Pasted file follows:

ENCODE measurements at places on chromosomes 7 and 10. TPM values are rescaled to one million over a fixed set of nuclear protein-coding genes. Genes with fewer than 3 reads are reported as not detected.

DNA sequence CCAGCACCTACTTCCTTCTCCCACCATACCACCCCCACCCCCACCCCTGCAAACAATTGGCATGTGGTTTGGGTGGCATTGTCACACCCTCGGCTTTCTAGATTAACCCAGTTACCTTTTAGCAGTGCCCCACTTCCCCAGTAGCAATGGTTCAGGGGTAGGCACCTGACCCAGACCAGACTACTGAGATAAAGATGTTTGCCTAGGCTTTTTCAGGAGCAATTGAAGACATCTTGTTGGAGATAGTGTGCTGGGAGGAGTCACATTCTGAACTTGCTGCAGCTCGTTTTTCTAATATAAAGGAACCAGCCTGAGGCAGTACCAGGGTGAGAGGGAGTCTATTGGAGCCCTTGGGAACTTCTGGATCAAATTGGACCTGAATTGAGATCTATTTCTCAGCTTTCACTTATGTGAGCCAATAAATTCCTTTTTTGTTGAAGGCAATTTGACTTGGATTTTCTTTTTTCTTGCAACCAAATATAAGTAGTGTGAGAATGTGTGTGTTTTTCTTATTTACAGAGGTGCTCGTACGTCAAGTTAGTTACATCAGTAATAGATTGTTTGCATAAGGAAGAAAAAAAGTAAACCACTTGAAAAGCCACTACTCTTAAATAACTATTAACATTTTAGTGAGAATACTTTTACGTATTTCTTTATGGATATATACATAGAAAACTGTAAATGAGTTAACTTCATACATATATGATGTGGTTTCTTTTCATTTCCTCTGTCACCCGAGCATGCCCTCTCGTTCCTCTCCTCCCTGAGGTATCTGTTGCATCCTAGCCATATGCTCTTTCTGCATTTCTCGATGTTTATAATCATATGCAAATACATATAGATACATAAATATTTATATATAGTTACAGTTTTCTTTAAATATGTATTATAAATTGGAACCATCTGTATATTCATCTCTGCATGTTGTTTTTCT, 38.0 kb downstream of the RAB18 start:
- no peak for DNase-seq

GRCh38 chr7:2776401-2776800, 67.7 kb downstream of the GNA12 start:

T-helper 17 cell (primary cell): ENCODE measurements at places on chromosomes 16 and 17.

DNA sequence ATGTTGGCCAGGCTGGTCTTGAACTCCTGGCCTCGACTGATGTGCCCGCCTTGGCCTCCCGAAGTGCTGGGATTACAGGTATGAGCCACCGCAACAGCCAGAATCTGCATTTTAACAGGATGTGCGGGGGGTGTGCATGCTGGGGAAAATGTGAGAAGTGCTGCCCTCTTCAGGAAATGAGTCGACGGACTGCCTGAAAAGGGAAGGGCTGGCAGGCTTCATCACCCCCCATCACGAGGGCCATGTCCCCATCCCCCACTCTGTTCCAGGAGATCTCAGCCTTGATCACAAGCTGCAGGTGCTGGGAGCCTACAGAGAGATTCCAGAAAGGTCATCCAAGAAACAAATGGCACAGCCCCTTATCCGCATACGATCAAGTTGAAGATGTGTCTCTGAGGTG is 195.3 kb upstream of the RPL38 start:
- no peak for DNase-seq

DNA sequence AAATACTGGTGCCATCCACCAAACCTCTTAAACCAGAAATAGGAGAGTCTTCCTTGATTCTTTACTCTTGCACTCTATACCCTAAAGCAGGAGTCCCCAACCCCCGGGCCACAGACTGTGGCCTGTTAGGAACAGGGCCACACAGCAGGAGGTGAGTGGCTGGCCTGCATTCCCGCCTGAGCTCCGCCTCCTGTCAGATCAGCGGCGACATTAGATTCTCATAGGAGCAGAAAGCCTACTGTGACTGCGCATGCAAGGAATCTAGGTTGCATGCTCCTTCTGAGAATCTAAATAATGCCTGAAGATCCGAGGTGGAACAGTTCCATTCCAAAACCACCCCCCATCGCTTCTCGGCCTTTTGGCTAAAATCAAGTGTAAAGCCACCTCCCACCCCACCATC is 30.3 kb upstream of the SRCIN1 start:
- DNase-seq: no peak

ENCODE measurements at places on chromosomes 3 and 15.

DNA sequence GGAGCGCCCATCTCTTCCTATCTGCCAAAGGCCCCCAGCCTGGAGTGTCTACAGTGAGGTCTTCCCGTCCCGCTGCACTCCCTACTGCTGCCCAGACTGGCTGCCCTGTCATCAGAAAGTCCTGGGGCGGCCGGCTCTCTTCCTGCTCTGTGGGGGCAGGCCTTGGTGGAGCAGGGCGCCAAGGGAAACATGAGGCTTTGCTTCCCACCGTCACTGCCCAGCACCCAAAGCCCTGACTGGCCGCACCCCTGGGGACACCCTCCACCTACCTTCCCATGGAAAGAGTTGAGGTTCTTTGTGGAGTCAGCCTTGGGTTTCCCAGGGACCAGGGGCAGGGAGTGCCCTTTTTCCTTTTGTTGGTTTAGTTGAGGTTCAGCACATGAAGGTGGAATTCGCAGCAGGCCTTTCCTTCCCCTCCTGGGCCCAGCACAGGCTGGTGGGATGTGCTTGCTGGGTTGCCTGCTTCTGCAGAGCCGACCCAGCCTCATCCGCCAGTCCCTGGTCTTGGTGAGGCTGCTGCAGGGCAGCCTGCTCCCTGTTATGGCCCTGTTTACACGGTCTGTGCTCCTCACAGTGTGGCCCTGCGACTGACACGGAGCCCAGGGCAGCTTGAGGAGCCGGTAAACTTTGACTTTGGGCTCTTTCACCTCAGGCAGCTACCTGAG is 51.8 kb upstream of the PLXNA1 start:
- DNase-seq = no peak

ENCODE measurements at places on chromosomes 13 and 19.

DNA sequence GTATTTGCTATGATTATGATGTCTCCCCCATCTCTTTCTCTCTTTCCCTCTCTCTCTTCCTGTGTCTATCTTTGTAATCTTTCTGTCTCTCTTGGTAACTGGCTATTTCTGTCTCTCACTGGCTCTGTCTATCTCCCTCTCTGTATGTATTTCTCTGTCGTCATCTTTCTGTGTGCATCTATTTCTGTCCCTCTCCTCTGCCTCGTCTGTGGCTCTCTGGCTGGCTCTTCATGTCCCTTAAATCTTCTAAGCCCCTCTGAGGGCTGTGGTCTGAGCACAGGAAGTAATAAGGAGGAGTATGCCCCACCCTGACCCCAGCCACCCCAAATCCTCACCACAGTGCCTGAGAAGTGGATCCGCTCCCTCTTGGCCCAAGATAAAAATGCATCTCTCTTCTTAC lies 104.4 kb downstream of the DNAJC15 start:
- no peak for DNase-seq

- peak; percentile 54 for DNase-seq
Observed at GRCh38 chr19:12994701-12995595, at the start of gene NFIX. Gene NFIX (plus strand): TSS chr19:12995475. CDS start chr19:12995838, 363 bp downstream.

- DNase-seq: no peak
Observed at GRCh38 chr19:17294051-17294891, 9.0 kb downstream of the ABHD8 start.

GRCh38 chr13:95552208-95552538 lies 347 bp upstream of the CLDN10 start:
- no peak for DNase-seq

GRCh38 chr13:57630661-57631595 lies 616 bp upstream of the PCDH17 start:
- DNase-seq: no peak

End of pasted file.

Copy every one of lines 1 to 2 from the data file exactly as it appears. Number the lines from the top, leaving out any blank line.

ENCODE measurements at places on chromosomes 7 and 10. TPM values are rescaled to one million over a fixed set of nuclear protein-coding genes. Genes with fewer than 3 reads are reported as not detected.

DNA sequence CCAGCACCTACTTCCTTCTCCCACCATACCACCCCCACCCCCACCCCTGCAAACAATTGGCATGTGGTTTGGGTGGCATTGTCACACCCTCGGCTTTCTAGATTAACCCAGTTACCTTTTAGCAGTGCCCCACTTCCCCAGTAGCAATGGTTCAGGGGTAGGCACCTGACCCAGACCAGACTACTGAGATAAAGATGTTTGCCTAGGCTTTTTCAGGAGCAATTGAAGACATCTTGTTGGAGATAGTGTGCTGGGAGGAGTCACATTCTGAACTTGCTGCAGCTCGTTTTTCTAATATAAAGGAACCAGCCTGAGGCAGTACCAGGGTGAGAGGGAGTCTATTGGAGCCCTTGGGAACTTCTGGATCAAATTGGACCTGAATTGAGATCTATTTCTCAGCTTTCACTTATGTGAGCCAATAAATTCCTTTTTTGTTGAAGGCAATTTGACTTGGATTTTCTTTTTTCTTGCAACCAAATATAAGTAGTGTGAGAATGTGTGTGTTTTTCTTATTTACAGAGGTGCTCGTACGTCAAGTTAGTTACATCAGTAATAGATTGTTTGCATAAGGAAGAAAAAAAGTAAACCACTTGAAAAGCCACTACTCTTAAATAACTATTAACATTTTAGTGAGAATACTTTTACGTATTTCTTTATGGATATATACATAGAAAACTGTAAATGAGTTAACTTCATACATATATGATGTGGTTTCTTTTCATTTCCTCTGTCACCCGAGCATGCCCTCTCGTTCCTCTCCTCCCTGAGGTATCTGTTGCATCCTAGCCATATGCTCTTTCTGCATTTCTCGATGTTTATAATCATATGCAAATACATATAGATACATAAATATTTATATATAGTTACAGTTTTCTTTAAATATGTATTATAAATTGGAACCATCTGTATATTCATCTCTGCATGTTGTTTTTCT, 38.0 kb downstream of the RAB18 start: